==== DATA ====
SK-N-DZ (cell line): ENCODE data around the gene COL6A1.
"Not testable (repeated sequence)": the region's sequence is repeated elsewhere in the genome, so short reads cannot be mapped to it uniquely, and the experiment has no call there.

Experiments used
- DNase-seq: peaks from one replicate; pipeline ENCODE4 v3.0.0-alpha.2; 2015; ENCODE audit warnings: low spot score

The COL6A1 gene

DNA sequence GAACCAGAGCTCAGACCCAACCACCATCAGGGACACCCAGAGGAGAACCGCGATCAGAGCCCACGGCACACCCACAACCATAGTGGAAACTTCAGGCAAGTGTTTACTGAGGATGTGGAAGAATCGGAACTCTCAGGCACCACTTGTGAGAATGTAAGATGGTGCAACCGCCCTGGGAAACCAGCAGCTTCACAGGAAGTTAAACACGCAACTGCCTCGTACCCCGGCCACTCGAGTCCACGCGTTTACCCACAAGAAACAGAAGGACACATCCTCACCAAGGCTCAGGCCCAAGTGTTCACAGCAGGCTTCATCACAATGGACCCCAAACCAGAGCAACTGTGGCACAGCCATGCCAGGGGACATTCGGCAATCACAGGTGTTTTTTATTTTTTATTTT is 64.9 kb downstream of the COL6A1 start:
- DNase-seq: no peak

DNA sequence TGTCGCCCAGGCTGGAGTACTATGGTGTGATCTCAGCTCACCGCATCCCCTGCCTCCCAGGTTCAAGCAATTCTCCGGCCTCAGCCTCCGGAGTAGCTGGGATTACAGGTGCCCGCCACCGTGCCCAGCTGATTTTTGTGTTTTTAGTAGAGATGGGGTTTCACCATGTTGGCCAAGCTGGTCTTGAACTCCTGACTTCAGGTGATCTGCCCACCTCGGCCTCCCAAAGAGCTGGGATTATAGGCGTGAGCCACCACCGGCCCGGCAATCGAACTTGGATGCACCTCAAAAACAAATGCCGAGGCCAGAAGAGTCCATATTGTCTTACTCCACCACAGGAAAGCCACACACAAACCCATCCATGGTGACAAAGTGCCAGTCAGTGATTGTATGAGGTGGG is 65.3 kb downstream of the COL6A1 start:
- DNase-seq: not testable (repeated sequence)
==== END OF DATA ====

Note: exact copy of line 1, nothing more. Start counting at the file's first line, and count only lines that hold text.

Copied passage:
SK-N-DZ (cell line): ENCODE data around the gene COL6A1.